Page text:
PEPPERELL-- The Affordable Housing Committee is moving forward with establishing a new housing production plan to become certified by the state Department of Housing and Community Development.
The North Middlesex Council of Government has been hired to do the technical assistance portion of housing plan. The services provided by NMCOG will be paid through the combination of a state grant and a regional planning grant totaling $15,000.
The HPP is part of Chapter 40B regulations; the regulation was established as a strategy for planning and developing more affordable housing. After the town creates an HPP, it goes to the DHCD to be approved.
From there, the department can grant a certificate of compliance if the town builds affordable housing within its approved plan each year.
If the town meets their production goals, they can become certified for one year. Once a plan is approved and the town is certified, the Zoning Board of Appeals has the right to deny a Comprehensive Permit application for Chapter 40B housing; the denial of the application is considered "consistent with local needs" under Mass General Law.
Establishing the housing would also encourage growth within the community, according to the committee.
"(Right now,) we aren't attracting the 20 to 40-year-olds at all," said Town Administrator John Moak.
The HPP expires every five years. Pepperell's last HPP expired in November 2011. Under Mass General Law, Chapter 40B housing could be established and potentially supersede the town's zoning.
The committee heard from representatives from the DHCD and the Massachusetts Housing Partnership about establishing a new HPP at their Wednesday night meeting.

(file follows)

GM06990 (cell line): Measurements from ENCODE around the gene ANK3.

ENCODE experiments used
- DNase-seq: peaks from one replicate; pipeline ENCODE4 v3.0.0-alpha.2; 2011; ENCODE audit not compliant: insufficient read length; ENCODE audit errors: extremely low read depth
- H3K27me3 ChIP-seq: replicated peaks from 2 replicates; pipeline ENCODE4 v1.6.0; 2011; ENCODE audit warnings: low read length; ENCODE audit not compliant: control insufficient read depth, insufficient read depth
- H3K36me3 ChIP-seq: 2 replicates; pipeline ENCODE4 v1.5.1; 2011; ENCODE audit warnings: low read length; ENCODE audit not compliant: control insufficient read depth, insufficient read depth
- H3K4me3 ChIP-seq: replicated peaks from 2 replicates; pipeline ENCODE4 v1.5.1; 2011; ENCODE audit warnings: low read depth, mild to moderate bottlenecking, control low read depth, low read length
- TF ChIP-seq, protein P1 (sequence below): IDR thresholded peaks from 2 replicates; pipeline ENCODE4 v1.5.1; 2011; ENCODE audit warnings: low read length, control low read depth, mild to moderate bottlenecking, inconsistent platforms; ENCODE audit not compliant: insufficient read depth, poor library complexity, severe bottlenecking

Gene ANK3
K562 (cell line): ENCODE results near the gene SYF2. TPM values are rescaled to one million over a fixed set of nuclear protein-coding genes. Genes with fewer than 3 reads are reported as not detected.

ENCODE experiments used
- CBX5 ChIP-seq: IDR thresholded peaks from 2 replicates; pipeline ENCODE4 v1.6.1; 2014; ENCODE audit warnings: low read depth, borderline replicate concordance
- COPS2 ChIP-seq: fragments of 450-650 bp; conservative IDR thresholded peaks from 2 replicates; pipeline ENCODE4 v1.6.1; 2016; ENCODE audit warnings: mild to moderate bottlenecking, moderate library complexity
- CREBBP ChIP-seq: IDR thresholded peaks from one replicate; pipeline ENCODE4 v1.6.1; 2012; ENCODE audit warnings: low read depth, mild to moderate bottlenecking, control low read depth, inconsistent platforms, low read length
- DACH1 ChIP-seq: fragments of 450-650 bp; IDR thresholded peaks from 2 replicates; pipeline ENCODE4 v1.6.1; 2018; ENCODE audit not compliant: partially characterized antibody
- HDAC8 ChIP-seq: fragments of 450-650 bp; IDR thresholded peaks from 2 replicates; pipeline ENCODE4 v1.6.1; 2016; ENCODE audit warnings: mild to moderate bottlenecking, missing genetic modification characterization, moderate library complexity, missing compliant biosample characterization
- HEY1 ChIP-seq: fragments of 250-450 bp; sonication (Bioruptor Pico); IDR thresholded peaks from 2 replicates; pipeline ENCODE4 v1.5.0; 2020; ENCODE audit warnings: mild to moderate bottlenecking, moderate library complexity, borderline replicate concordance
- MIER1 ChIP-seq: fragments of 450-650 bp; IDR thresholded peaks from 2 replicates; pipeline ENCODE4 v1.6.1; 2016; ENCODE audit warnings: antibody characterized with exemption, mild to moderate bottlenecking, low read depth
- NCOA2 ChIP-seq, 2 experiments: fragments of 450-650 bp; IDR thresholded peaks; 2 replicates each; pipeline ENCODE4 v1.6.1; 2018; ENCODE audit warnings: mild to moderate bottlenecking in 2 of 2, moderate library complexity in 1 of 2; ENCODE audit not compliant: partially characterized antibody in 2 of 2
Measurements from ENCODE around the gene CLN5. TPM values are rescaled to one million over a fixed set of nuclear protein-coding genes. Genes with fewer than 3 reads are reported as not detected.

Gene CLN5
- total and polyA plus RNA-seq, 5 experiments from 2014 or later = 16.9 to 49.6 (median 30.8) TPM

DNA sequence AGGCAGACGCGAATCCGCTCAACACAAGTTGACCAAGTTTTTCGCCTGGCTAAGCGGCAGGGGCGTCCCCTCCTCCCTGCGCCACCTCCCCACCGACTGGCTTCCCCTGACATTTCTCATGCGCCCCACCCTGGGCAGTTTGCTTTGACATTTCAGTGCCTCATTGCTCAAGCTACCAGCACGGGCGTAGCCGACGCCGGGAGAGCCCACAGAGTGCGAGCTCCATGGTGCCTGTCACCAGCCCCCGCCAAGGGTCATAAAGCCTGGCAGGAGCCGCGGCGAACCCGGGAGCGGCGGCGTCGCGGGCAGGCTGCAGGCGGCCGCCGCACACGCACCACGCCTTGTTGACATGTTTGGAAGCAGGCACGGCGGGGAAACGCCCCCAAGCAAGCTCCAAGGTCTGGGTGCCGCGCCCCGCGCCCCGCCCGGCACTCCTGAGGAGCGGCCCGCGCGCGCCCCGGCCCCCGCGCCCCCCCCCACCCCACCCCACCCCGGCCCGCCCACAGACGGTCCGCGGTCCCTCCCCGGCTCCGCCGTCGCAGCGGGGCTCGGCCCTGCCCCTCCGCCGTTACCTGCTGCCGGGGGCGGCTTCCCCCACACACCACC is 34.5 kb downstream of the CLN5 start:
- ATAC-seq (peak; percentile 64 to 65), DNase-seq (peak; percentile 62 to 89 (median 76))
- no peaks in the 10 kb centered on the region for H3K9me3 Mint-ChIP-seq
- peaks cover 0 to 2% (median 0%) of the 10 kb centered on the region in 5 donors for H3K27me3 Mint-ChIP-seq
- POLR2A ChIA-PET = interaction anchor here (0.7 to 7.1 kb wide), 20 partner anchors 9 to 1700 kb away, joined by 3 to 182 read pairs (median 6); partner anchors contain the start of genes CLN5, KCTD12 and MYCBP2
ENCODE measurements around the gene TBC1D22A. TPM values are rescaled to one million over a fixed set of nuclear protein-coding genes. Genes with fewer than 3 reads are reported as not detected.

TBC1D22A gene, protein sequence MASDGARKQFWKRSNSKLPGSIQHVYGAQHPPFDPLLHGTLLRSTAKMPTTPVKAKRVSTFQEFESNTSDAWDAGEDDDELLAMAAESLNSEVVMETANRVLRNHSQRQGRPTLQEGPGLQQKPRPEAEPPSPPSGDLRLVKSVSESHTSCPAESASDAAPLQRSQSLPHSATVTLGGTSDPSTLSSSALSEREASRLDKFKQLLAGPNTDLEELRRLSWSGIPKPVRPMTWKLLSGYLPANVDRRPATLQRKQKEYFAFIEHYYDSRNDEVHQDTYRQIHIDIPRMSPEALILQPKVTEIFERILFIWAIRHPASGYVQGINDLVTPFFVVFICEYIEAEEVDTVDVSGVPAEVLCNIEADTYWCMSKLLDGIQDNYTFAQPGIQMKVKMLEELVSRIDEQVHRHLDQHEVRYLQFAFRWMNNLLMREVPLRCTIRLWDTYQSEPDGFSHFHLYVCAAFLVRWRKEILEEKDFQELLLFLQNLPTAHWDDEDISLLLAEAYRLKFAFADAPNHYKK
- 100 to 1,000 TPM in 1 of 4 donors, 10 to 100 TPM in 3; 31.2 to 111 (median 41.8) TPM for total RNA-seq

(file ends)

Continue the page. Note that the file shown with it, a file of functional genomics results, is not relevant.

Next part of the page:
Phillip DeMartino, DHCD technical assistance program coordinator, said that plans must contain a comprehensive housing needs assessment, affordable housing goals and implementation strategies. The needs assessment will include census data analysis, a study of demographics and an evaluation of current housing.
The implementation can be trickier, said Susan Connelly, director of community housing initiatives at the Mass Housing Partnership.
"Lots of communities have plans but haven't IDed any zoning that supports that plan," she said.
Depending on the assessment and plans, implementation strategies might include zoning changes or the adoption of a Community Preservation Act.
Although the HPP itself will not need to go before Town Meeting at any point, any eventual zoning changes or land purchases during the implementation stage would need to be voted upon by the town.
Committee member Al Patenaude expressed concerns over the best way to educate residents who might not otherwise be receptive. Patenaude said that while he was a strong supporter of affordable housing and wanted to see it expand, others in town might not feel the same way.
"There are people that feel that additional housing equals additional children equals additional taxes," he said.
Connelly said that it was crucial that the plan is a comprehensive as possible, and that "It reflects the character and desires of the community. All of that becomes so, so important."